I’ve read about bloggers who stop writing explicitly about their children when they turn five or others who ask older children to vet what they’ve written. For me, I’ve spoken to the kids and they’re quite happy for me to keep writing about them for now. But we have decided to reduce or stop posting photos of the kids online where you can obviously see their faces and I’ll keep checking in with them in regards to writing about them. Call us paranoid but I’m always trying to embrace a step back from technology and it’s pervasive creeping into our lives and think this is a good way to make moves in that direction. Now if I could just work on my compulsive facebook checking…

Closing Thoughts

The presents have been put away, the mince pies are almost gone and as we quickly approach the last day of the year, it seemed only fitting (or perhaps a bit of a cliché?!) to pull together some thoughts about the tumultuous year that has been 2016. To be fair, on an incredibly selfish and personal level, it’s not been half bad. It’s not been particularly eventful either but if I cast my mind over the last 12 months I mostly have positive memories and they definitely override the few bad ones (walking out on Mothers Day wasn’t my finest moment but we can talk about that another time). On a global scale though, it’s been a bit of a stinker hasn’t it?! Brexit (regardless of which side you were on, I think we can all agree it was a bit of a drama), Donald Trump, the escalating war in Syria, a plethora of well loved celebrities leaving us, an increase in terror attacks across Europe….I could go on. It’d be hard to argue that this year was an average year when you think of all this.

But (and I’m so glad there is a but!), I came across an article the other day which listed 99 positive things that occurred this year with little or no fanfare in the mainstream media. The list included such wonderful news such as the facts that this year more than 20 countries pledged more than $5.3 billion for ocean conservation, that for the first time ever, the amount of money it would take to end poverty dropped below the amount of money spent on foreign aid, that world hunger reached its lowest point in 25 years, that a new survey showed the ozone hole has shrunk by more than 3.9 million square km since 2006 and the news that humpback whales, green sea turtles and white-tailed deer were taken off endangered species list. And that’s only to mention a handful!

So I guess that whilst I completely understand the thoughts of those wishing that 2016 would hurry up and end, I also think that if you look for it, there are a lot of good things happening that you can get behind and celebrate. It’s easy to fixate on the negative news that dominates the headlines and our newsfeeds but I reckon that next year, we should all try and make a little more effort to search out the things that will lift us up and start sharing all the amazing things that mankind is achieving instead. If I can say this without sounding cheesy (and I probably can’t!) let’s build each other up and get inspired for all the good that we can do in the world around us, both on a local and wider scale. Let’s make 2017 a year that is remembered in history, not as a year full of political turmoil and deaths (sorry 2016!) but as a year where we all worked together to help each other, protect the environment and generally were bloody brilliant.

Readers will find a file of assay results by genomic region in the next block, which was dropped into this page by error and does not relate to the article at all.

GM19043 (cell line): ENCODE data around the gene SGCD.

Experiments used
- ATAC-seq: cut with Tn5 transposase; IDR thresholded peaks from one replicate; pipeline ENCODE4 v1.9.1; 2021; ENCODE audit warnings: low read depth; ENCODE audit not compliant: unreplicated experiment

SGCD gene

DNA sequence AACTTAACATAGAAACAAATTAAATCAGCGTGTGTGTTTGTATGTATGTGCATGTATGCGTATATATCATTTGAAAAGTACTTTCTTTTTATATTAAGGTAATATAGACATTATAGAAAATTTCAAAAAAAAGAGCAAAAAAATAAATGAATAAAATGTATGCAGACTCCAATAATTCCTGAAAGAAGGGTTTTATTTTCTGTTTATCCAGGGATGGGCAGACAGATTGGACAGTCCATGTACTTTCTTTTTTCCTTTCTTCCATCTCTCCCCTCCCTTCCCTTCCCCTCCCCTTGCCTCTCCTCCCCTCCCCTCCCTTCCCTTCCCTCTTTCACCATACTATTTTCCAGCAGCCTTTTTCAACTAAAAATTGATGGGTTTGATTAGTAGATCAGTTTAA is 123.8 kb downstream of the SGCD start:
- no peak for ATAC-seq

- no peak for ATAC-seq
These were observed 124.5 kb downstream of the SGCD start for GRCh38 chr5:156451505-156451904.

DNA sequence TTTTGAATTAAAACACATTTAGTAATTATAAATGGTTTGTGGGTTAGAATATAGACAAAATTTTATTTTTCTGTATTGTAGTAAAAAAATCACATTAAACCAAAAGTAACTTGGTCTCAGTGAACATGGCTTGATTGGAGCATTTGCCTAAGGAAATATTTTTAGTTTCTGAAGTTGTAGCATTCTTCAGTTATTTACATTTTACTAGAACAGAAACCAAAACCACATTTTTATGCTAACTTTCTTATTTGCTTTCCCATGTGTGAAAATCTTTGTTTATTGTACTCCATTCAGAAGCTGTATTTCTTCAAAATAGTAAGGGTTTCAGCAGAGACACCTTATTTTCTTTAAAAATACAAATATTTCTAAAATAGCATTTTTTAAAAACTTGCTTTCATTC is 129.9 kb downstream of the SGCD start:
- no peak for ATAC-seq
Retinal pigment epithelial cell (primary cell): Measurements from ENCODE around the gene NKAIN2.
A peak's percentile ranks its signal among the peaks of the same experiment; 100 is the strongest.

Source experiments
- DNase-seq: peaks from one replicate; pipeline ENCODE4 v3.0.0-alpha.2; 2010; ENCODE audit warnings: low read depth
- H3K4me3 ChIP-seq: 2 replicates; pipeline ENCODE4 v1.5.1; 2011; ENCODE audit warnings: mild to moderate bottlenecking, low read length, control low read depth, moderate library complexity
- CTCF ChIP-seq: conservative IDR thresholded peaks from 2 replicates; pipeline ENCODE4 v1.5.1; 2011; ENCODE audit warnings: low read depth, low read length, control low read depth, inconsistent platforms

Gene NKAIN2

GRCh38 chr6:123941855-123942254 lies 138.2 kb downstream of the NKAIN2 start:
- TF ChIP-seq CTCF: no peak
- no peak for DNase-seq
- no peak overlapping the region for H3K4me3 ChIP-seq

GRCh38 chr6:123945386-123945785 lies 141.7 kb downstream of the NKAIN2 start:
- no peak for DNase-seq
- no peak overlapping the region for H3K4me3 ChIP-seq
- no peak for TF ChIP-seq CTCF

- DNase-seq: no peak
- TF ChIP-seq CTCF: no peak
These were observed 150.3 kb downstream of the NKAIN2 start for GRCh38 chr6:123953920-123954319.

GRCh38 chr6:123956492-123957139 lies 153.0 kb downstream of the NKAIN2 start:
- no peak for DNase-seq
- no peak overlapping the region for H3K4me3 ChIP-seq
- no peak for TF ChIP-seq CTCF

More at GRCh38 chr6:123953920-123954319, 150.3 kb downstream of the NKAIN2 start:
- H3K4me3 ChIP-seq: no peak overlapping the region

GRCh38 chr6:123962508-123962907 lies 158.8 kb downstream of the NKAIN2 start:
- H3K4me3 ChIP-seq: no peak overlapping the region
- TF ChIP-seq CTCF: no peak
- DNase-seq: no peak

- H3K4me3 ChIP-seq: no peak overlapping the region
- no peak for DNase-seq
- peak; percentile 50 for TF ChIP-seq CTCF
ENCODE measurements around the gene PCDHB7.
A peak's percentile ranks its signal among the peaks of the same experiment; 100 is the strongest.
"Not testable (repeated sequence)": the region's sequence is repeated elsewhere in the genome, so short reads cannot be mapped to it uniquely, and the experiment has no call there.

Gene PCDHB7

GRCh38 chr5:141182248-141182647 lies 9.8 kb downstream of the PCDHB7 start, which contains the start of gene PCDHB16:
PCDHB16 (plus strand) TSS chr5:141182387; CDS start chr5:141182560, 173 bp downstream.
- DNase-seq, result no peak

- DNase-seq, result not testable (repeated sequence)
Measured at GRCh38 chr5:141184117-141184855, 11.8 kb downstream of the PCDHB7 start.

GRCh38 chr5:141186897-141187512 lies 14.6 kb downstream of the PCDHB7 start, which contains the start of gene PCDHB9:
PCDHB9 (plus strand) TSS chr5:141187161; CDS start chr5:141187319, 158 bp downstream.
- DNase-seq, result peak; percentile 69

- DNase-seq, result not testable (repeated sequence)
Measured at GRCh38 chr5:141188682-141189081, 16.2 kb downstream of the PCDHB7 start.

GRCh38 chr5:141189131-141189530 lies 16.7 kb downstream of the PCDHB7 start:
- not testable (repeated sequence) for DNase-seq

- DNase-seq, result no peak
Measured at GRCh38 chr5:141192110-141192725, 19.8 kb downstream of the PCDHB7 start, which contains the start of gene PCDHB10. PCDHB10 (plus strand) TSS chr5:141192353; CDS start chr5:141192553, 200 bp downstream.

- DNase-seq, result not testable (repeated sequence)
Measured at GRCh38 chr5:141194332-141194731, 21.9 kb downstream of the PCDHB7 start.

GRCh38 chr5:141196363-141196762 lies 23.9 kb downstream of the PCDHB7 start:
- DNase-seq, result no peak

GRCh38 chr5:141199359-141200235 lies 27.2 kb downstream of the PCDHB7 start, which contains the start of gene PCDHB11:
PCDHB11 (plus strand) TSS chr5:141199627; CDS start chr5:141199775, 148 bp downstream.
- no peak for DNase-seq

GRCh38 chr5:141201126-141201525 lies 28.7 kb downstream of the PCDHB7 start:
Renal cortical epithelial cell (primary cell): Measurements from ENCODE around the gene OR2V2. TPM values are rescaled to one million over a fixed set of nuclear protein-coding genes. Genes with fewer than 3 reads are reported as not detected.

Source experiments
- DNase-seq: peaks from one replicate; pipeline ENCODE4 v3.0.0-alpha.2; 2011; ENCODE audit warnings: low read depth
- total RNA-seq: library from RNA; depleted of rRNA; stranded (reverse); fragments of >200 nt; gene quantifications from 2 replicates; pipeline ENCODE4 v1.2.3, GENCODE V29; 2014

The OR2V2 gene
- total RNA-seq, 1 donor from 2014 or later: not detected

An alternative reality…

As I woke up this morning, I suffered a horrible case of dejavu as I asked Dan to pass my phone so I could see the outcome of the US election. An ominous feeling, almost a physical manifestation of dread, sat in the pit of my stomach, like a twisted gleeful troll. The unthinkable (to most of us) had happened, the absolute joke that is Donald Trump has been elected to be the next President of the United States of America. For the third time in two years, politics has taken a surprising and wholly unwanted turn. 

Of course, it’s not actually unwanted by everyone or even the majority. A flawed democratic system it might be but it is still a democracy, the votes were cast that led to this result. If anything though, I find this even more depressing. That a significant proportion of the American electorate chose to back a sexist, racist, homophobic, inexperienced thug of a man over a woman who, whilst admittedly has many flaws of her own, is at least experienced with some semblance of moderation and equality. Misogyny is alive and well it seems.
Comparisons to the rise of Nazi Germany are rife, social media is (as it was post Brexit and after our general election last year) saturated with bewilderment, satirical memes, general despair and fear at what might happen next. I won’t add to the fray with my similar thoughts. I’m taking it as a given that many of us are outraged by these results and feeling even more stirred to action than we already were. But, will we follow through? Will our rage and desire for change grow and incite us to action? Or will it simply dissipate, returning us back to our lives as they were before in a matter of weeks?